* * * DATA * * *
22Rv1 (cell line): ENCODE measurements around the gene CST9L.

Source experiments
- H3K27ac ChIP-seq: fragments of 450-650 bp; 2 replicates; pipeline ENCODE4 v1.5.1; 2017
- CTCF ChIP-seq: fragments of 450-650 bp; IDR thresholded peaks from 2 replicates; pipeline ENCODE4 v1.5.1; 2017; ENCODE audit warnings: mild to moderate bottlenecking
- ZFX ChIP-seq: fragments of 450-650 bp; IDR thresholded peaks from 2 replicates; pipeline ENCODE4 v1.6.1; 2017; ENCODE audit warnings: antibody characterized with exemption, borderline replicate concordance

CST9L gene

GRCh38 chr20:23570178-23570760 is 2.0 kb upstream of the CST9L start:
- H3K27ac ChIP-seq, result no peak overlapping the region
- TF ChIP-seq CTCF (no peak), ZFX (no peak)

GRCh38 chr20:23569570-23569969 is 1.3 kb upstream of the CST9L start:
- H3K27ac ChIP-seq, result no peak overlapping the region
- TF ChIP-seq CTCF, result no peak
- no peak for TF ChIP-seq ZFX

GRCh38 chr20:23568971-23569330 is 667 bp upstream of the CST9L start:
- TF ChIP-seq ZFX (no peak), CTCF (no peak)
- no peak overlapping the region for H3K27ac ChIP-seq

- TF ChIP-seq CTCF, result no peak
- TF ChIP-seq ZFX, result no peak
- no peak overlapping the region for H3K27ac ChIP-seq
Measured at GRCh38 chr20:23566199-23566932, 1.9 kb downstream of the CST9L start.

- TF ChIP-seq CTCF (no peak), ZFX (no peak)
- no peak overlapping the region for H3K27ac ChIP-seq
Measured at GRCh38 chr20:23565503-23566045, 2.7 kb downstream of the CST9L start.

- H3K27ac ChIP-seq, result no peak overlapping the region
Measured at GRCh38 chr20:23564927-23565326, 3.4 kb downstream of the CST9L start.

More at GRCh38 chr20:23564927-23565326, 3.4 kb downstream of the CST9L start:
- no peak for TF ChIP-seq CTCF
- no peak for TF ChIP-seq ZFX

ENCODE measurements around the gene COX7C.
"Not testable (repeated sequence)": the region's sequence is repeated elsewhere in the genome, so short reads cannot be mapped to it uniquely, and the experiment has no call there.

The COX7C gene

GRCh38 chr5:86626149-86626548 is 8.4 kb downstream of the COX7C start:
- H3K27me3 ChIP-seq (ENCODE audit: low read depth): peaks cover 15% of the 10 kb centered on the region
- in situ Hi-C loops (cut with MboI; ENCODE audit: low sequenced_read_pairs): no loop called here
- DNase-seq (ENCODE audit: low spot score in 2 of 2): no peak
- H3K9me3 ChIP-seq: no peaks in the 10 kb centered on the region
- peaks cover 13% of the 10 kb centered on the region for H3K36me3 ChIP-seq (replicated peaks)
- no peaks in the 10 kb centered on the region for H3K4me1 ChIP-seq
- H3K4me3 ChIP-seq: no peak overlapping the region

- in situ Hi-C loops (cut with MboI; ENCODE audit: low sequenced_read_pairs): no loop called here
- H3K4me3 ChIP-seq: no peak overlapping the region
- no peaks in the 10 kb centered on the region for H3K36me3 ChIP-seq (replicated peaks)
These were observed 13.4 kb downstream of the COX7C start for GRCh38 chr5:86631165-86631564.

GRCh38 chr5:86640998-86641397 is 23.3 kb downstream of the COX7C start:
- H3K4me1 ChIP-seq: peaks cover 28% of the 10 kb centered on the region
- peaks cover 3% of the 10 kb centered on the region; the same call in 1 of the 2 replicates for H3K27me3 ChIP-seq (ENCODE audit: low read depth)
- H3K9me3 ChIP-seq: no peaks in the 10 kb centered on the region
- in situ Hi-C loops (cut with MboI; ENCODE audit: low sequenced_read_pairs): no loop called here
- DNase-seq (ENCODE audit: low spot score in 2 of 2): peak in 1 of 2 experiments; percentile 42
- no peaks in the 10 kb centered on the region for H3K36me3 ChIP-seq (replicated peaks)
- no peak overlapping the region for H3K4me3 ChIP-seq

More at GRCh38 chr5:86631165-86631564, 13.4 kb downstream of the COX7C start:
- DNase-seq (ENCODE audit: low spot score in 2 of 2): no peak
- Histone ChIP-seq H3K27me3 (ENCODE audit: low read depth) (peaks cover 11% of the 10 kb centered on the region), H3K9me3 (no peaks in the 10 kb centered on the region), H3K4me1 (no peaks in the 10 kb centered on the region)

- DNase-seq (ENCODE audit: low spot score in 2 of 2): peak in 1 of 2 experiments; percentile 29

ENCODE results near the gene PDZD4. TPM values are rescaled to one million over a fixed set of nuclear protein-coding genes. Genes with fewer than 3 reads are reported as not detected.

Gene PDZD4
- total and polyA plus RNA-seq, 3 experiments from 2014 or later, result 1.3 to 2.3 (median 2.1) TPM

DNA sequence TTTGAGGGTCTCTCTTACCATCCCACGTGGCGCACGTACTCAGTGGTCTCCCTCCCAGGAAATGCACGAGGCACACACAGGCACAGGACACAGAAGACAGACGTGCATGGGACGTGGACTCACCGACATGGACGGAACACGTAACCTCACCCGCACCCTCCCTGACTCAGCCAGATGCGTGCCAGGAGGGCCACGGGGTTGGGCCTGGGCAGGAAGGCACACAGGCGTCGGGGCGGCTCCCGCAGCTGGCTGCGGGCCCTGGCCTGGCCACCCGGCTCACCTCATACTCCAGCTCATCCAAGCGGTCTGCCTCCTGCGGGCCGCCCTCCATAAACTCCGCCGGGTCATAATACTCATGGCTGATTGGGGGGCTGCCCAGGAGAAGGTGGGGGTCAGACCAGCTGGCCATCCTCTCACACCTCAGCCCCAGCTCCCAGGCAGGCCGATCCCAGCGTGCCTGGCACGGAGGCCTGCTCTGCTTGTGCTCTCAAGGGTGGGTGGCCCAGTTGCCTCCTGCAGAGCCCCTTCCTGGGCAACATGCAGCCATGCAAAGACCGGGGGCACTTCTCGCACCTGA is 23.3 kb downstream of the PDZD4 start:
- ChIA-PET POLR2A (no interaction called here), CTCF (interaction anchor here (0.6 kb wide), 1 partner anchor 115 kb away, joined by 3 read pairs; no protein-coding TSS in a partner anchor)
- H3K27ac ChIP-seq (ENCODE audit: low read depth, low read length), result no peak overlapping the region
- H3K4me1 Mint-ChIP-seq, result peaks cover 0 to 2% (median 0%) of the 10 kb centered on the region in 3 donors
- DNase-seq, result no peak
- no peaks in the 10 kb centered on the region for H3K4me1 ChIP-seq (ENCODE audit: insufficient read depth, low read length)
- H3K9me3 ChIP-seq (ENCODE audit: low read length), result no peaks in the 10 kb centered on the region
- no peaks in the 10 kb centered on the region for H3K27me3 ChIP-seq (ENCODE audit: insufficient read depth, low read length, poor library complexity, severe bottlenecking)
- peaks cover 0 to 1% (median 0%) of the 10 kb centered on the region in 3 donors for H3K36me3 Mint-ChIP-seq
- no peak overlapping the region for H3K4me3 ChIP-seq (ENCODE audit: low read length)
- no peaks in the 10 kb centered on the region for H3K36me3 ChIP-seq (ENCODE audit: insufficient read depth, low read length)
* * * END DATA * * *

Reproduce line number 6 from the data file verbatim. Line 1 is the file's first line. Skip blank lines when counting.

CST9L gene